It used to be that keeping backyard chickens was a sign of economic hardship.
These days however, it’s become an urban hobby and many proponents say they think it will be safer, fresher and more nutritious.
A new study from the University of California-Davis is calling that view into question. It suggests local ordinances aren’t adequate.
“Ironically, as people seek to take control over the way their food is grown, most ordinances fail to ensure basic health and welfare for birds and humans,” said Catherine Brinkley, primary author of the study.
The paper was recently published in the Journal of Community Health.
What needs to happen, the author recommends, is laws that mandate vaccinations, manure management and general animal welfare in urban and suburban settings similar to policies and regulations imposed on commercial chicken operations.
“Provisions governing animal slaughter and routine veterinary care are rare, presenting a concern for monitoring and intervening in public health crises,” the study says.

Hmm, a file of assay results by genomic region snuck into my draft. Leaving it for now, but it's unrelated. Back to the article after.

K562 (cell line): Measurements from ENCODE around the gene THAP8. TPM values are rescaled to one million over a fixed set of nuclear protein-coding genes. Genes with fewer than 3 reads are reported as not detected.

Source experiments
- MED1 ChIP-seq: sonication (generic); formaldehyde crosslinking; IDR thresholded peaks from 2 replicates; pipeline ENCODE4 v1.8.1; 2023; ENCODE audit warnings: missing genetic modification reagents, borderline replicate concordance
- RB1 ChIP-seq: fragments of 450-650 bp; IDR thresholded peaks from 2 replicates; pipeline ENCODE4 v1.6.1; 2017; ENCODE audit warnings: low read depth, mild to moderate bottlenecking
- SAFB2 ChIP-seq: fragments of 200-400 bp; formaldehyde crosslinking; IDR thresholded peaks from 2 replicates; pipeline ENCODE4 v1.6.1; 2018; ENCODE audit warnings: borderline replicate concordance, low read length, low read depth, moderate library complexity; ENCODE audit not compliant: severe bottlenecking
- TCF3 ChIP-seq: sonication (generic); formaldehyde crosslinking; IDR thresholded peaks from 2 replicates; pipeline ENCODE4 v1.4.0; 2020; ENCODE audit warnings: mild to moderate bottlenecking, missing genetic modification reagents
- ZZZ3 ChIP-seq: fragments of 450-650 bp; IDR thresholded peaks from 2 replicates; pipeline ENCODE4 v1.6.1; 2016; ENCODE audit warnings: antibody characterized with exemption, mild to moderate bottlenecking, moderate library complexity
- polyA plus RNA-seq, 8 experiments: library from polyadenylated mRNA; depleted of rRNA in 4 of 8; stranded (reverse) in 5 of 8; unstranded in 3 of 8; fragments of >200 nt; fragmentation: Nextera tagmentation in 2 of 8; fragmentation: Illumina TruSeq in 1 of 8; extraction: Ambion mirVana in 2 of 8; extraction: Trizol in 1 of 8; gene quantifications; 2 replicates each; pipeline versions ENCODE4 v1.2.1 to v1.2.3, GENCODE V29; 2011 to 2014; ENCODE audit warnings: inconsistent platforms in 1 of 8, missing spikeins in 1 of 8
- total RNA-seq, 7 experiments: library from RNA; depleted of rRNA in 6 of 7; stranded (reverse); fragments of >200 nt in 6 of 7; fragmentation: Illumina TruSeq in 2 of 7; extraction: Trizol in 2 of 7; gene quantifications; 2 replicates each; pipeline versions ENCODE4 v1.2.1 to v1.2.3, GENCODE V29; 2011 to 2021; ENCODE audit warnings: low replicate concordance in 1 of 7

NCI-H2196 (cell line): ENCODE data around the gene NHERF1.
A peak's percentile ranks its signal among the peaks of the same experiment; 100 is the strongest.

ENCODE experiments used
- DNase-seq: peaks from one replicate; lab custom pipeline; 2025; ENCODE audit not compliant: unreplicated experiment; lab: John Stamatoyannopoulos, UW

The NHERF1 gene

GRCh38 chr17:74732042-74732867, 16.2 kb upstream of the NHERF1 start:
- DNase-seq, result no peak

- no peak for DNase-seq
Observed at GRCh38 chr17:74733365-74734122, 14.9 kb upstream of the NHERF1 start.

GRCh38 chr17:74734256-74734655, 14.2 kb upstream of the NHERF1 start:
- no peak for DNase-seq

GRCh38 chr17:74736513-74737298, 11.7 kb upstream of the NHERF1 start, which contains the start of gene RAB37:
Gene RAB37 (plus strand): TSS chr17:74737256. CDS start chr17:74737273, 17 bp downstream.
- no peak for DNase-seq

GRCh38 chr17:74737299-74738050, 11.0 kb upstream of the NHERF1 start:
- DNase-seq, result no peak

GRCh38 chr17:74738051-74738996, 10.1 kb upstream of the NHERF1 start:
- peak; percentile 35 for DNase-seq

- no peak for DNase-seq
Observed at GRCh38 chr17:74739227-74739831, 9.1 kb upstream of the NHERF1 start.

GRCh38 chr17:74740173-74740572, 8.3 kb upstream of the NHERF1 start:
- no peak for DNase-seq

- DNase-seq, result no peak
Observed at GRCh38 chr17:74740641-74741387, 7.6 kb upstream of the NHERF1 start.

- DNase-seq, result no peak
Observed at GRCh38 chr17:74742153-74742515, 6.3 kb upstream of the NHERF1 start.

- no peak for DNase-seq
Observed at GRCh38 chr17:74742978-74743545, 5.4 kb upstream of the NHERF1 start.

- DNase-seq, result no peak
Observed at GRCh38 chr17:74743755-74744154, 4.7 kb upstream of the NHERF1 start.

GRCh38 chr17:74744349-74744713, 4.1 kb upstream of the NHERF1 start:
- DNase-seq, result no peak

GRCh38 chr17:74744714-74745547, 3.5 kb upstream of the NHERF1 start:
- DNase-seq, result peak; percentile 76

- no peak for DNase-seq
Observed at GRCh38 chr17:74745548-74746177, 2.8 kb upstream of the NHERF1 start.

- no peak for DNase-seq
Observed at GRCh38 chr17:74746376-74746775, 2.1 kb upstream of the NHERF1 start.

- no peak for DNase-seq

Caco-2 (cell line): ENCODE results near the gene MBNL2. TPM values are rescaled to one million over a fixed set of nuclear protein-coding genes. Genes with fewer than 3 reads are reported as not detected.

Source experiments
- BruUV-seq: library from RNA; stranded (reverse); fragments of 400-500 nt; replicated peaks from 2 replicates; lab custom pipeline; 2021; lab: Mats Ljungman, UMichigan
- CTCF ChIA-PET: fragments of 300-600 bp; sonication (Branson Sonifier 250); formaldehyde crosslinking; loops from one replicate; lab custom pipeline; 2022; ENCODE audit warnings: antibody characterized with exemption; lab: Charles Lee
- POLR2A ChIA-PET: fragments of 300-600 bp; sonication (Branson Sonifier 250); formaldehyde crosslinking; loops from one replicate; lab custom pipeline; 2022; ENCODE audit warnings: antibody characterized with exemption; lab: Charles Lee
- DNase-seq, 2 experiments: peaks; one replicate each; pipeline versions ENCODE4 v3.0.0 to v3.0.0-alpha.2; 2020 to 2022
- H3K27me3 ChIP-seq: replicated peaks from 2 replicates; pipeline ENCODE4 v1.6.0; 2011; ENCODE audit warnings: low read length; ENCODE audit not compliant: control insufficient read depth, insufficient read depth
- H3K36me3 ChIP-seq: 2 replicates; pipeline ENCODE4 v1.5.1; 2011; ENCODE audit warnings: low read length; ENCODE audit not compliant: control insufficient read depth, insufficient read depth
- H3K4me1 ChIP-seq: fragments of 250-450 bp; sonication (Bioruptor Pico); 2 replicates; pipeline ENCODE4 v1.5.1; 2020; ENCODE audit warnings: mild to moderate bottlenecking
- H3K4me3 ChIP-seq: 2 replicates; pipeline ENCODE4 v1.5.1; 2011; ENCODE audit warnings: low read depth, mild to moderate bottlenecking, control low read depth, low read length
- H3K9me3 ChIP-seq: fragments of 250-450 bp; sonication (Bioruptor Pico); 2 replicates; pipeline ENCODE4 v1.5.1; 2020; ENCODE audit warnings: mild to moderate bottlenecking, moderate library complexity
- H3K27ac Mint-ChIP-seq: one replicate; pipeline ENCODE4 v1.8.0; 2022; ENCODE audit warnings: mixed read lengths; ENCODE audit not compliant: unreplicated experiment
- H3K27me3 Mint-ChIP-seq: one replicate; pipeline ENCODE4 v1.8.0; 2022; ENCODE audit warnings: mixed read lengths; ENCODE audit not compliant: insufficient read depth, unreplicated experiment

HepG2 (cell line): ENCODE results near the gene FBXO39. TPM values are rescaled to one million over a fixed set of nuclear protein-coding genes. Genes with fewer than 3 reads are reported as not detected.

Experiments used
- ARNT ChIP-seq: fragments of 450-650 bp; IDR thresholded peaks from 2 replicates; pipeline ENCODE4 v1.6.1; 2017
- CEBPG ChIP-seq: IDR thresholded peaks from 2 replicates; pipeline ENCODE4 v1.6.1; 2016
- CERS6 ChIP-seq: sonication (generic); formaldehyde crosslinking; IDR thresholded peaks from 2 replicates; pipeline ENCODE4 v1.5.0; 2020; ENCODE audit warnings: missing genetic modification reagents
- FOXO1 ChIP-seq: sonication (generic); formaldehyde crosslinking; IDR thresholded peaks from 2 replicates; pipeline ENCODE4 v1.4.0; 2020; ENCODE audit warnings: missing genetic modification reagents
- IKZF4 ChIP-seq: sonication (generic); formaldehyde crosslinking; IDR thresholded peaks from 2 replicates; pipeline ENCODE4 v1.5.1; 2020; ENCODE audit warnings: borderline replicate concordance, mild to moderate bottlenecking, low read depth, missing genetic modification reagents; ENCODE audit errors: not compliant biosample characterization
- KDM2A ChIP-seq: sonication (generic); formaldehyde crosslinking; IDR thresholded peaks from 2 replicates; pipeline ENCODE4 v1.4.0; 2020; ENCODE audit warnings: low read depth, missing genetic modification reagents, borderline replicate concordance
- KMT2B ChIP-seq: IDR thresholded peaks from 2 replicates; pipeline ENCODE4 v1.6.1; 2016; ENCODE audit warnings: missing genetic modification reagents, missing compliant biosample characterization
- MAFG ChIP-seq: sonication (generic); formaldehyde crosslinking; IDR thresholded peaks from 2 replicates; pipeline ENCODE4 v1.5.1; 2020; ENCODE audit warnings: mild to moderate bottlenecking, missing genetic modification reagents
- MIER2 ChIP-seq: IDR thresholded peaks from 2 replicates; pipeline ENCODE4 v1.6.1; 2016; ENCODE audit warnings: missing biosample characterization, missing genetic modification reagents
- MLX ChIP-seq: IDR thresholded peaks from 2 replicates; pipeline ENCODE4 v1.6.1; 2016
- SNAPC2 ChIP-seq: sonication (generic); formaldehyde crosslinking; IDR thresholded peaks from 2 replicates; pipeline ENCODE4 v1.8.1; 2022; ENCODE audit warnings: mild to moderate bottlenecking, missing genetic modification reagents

The study was based on 100 municipalities in Colorado because the state has the most extensive records available and is a hotbed of the practice.
The most common guidelines for poultry ordinances pertain to housing design, placement and the sex of birds. Regulations pertaining to cleanliness, ventilation, and food ordinances governing the slaughter of backyard chickens are also non-existent or at best vague.
Regulations pertaining to the chickens’ health and welfare were also rare, with only two per cent of municipalities including poultry under animal cruelty and abuse regulations.